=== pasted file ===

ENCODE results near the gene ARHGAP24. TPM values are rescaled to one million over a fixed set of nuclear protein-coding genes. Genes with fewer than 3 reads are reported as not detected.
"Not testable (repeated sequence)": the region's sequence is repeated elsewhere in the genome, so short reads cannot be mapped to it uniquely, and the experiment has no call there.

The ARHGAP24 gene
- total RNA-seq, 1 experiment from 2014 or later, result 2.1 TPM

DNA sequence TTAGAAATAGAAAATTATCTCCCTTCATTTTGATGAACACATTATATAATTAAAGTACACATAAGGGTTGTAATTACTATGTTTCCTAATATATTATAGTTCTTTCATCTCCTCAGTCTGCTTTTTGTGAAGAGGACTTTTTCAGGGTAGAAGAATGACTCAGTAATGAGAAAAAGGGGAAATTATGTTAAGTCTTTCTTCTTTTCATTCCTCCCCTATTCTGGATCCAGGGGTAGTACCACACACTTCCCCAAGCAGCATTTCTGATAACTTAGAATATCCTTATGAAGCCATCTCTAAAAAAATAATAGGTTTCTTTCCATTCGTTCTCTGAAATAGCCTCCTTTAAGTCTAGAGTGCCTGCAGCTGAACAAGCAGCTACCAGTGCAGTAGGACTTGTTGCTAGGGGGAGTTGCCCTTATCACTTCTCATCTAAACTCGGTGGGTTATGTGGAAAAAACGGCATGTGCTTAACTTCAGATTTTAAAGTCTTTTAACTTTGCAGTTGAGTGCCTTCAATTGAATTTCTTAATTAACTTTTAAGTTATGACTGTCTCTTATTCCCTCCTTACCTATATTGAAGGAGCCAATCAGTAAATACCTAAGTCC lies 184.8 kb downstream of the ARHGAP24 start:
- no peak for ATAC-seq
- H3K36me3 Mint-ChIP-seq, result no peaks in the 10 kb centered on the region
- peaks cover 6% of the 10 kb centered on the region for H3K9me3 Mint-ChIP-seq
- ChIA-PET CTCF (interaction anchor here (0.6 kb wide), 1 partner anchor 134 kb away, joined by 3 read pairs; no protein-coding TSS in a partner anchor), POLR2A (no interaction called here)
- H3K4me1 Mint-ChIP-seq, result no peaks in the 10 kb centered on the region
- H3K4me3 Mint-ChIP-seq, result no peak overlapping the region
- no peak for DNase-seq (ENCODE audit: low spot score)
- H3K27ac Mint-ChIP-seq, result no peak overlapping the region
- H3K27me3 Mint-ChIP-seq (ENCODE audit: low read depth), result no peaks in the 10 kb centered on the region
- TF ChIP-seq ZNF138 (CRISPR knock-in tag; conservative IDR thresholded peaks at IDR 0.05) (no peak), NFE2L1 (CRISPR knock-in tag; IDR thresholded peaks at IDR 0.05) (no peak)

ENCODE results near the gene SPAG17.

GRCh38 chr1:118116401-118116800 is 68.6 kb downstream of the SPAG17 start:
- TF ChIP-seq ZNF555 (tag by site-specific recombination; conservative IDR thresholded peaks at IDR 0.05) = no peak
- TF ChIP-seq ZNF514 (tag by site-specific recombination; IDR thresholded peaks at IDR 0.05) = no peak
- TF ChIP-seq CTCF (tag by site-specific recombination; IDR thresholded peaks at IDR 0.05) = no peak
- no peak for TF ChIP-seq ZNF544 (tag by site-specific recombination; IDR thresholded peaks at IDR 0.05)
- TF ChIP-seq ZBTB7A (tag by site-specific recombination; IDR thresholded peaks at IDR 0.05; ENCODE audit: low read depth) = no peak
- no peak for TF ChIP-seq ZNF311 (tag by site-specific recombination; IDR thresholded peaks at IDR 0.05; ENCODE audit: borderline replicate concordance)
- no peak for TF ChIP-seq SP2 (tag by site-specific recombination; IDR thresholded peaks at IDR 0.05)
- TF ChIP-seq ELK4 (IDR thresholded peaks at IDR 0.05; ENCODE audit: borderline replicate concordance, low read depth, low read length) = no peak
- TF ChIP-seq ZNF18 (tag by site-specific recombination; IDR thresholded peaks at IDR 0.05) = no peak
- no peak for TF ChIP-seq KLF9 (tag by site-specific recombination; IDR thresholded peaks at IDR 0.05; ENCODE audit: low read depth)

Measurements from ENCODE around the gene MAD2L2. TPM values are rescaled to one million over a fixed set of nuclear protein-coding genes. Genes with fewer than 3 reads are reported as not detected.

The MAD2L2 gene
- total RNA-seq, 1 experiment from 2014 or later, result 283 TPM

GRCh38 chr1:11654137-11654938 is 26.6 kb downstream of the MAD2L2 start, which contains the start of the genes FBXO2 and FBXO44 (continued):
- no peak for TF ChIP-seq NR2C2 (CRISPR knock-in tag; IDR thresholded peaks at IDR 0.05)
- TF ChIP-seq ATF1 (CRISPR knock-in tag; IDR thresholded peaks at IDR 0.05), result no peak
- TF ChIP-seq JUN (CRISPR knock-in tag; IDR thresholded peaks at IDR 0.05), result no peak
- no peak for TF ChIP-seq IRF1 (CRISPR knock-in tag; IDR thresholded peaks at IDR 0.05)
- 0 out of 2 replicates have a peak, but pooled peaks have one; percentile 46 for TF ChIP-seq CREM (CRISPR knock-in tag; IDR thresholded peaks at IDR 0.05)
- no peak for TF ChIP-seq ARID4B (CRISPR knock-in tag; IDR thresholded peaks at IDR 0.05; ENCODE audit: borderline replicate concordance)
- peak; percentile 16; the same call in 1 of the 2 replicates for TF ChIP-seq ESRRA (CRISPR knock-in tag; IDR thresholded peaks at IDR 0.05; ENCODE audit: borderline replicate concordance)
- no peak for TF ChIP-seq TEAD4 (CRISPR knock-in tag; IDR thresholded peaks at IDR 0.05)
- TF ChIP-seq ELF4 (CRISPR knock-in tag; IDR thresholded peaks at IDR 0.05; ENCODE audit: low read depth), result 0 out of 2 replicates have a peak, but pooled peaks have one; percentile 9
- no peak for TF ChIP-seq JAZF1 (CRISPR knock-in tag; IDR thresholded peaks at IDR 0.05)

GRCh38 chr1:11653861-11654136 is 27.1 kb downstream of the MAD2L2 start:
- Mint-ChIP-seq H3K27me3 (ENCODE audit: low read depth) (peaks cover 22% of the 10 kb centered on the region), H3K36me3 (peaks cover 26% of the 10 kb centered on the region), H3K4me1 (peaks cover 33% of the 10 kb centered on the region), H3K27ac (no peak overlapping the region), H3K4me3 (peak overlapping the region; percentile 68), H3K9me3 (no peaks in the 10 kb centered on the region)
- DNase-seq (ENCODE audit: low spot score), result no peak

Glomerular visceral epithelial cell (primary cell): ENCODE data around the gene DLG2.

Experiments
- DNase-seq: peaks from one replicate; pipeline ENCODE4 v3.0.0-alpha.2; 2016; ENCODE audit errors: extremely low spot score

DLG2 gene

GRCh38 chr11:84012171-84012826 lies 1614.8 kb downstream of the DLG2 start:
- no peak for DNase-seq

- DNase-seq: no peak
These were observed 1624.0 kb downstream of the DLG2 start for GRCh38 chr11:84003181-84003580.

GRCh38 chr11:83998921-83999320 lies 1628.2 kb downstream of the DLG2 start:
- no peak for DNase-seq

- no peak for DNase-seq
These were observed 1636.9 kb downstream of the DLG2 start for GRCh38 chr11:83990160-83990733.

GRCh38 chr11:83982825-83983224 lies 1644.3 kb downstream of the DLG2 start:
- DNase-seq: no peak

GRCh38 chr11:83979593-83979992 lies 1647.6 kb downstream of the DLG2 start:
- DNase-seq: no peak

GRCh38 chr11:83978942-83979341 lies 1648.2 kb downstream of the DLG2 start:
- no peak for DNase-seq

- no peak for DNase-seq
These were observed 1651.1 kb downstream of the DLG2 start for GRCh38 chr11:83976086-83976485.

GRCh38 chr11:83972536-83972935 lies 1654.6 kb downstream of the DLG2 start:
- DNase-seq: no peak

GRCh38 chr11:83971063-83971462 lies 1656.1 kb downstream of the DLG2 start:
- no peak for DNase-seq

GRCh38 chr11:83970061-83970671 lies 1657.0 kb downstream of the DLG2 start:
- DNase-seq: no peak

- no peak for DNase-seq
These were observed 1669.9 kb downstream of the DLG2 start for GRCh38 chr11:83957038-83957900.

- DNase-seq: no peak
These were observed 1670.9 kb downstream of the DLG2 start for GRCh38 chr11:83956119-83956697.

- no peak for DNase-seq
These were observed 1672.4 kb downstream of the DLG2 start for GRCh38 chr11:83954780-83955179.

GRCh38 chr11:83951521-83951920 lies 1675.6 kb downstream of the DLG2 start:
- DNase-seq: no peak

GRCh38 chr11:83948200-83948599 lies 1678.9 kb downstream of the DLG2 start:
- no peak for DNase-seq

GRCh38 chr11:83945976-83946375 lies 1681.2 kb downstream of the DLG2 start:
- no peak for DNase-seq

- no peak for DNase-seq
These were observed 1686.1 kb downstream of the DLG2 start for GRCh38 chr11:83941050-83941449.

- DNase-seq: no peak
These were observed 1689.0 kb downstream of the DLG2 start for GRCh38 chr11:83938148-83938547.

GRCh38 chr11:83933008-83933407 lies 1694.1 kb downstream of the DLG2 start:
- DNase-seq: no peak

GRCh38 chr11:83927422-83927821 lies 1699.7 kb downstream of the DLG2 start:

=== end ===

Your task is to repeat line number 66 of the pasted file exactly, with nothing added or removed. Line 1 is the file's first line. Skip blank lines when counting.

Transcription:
- DNase-seq: no peak